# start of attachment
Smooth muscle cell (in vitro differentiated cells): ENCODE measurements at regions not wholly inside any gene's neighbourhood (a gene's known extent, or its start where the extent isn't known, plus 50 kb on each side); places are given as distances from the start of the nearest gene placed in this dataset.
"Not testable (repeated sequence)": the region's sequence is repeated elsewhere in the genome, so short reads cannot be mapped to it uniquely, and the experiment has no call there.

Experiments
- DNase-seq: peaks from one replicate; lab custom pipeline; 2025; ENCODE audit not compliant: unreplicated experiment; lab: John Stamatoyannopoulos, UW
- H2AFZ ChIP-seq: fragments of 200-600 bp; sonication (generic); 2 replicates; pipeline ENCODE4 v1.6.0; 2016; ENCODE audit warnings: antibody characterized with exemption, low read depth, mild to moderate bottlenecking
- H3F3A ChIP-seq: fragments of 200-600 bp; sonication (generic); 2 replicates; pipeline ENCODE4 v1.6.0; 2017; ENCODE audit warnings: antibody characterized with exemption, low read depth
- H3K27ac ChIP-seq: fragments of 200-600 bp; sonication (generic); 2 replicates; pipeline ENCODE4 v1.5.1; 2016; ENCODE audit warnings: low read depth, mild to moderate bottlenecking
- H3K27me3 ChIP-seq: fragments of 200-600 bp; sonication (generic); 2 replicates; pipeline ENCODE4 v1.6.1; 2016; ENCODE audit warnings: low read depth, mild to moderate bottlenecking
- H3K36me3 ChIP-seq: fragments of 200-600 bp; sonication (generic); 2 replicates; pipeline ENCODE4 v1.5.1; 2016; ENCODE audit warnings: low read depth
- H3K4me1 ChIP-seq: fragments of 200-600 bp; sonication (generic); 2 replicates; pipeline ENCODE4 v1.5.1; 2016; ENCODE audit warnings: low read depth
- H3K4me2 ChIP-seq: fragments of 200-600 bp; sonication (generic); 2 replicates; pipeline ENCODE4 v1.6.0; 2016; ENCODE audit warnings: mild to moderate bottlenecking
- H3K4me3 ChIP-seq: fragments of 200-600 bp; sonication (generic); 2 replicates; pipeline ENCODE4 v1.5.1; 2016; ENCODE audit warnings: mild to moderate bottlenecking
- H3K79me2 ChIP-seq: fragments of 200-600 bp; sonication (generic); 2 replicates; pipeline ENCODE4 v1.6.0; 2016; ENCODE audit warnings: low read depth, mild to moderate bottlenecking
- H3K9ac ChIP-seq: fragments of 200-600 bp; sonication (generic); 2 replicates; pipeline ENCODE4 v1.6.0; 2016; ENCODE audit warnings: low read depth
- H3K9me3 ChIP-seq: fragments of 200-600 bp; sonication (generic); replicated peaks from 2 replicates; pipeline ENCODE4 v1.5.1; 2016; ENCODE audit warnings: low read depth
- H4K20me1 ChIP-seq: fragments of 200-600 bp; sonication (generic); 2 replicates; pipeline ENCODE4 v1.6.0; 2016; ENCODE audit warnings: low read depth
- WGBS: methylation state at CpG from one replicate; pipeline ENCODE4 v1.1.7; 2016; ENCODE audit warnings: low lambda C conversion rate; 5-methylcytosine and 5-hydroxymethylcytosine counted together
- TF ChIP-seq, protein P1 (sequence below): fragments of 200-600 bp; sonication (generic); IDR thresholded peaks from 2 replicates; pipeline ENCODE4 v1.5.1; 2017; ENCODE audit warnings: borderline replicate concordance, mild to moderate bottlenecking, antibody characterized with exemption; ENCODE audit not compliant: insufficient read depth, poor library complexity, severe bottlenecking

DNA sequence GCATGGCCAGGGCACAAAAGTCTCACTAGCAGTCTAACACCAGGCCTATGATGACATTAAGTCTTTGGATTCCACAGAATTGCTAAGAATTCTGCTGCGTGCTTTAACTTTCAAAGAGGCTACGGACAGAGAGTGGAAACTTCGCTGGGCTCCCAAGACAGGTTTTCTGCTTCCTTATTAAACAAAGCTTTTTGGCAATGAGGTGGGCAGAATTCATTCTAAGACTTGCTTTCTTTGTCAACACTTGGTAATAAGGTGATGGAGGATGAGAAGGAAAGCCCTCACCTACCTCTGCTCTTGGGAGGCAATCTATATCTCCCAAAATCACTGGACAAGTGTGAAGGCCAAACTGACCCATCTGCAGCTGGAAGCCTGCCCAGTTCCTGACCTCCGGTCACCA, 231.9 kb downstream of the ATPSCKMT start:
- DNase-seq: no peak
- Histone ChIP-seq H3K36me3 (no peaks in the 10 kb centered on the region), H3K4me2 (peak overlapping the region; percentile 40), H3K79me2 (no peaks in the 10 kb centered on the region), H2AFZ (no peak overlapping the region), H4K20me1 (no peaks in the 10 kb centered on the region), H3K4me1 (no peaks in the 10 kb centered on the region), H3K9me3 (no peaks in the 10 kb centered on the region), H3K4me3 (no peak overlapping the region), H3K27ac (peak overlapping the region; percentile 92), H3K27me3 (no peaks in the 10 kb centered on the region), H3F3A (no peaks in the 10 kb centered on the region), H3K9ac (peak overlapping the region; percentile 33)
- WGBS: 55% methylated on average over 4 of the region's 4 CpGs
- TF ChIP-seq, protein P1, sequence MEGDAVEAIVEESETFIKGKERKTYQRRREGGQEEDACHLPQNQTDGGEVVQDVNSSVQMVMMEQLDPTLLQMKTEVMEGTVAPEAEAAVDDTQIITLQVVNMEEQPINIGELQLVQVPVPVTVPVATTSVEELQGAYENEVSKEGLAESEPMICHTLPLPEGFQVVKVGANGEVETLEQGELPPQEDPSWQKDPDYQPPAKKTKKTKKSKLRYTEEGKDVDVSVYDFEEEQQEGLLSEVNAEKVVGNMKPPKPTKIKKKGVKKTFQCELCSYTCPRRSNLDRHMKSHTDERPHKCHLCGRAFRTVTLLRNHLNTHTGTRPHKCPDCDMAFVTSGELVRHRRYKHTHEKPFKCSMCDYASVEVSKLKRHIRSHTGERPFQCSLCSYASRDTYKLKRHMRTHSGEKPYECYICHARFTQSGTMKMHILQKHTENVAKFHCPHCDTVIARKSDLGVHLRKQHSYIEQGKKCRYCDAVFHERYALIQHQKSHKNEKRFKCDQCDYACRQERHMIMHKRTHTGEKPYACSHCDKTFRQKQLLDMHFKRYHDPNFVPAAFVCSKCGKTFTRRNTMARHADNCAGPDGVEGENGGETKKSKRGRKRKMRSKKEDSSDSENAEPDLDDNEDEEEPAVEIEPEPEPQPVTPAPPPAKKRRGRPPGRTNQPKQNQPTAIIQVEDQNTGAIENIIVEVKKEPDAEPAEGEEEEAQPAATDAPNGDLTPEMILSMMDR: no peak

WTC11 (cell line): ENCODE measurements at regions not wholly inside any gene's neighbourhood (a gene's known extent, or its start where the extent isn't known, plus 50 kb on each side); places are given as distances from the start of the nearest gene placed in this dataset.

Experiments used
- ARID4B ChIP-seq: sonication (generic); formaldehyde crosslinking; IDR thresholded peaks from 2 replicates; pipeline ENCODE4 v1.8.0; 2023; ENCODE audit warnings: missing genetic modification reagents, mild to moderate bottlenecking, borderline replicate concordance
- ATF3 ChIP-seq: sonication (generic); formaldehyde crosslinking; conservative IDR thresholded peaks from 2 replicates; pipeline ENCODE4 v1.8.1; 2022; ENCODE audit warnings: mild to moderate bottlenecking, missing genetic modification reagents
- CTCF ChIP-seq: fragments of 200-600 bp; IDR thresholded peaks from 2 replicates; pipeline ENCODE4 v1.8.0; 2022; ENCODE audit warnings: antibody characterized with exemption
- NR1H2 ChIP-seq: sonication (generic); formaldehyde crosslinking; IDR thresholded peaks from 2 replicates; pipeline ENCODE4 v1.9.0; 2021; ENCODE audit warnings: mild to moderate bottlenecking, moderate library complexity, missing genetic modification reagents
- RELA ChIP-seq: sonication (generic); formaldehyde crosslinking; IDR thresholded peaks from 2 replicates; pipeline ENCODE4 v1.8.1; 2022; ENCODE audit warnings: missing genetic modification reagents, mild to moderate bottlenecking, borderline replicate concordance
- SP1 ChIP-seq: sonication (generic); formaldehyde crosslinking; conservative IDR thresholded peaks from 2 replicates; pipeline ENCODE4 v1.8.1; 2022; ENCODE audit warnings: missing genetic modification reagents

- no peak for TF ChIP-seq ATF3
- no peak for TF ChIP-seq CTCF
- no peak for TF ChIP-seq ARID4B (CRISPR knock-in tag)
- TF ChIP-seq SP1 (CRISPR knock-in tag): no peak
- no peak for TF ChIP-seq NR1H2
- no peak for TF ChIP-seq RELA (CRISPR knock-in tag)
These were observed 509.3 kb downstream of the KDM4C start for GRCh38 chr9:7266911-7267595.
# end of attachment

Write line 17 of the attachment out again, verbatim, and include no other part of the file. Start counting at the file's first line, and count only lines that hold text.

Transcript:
- WGBS: methylation state at CpG from one replicate; pipeline ENCODE4 v1.1.7; 2016; ENCODE audit warnings: low lambda C conversion rate; 5-methylcytosine and 5-hydroxymethylcytosine counted together